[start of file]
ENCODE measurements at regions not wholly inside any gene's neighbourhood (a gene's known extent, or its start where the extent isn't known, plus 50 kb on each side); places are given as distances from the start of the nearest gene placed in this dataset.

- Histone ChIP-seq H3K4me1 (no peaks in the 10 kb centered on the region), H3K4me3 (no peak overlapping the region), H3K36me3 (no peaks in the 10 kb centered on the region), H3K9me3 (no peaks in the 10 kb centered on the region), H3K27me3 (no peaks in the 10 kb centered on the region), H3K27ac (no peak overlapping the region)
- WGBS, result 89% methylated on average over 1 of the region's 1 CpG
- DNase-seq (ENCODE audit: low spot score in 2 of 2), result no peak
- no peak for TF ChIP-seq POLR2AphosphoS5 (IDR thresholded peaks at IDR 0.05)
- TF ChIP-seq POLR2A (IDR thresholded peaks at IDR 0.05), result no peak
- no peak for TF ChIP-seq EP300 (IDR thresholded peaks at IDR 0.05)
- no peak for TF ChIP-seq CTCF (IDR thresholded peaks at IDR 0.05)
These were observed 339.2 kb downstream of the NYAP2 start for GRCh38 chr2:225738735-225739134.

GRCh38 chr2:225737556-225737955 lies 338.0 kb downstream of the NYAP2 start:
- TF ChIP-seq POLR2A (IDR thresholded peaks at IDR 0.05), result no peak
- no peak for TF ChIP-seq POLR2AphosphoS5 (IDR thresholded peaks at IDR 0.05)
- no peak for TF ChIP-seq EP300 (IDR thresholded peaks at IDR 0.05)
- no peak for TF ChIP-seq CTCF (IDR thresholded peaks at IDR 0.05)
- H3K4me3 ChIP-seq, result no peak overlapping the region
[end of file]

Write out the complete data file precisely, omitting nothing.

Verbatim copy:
ENCODE measurements at regions not wholly inside any gene's neighbourhood (a gene's known extent, or its start where the extent isn't known, plus 50 kb on each side); places are given as distances from the start of the nearest gene placed in this dataset.

- Histone ChIP-seq H3K4me1 (no peaks in the 10 kb centered on the region), H3K4me3 (no peak overlapping the region), H3K36me3 (no peaks in the 10 kb centered on the region), H3K9me3 (no peaks in the 10 kb centered on the region), H3K27me3 (no peaks in the 10 kb centered on the region), H3K27ac (no peak overlapping the region)
- WGBS, result 89% methylated on average over 1 of the region's 1 CpG
- DNase-seq (ENCODE audit: low spot score in 2 of 2), result no peak
- no peak for TF ChIP-seq POLR2AphosphoS5 (IDR thresholded peaks at IDR 0.05)
- TF ChIP-seq POLR2A (IDR thresholded peaks at IDR 0.05), result no peak
- no peak for TF ChIP-seq EP300 (IDR thresholded peaks at IDR 0.05)
- no peak for TF ChIP-seq CTCF (IDR thresholded peaks at IDR 0.05)
These were observed 339.2 kb downstream of the NYAP2 start for GRCh38 chr2:225738735-225739134.

GRCh38 chr2:225737556-225737955 lies 338.0 kb downstream of the NYAP2 start:
- TF ChIP-seq POLR2A (IDR thresholded peaks at IDR 0.05), result no peak
- no peak for TF ChIP-seq POLR2AphosphoS5 (IDR thresholded peaks at IDR 0.05)
- no peak for TF ChIP-seq EP300 (IDR thresholded peaks at IDR 0.05)
- no peak for TF ChIP-seq CTCF (IDR thresholded peaks at IDR 0.05)
- H3K4me3 ChIP-seq, result no peak overlapping the region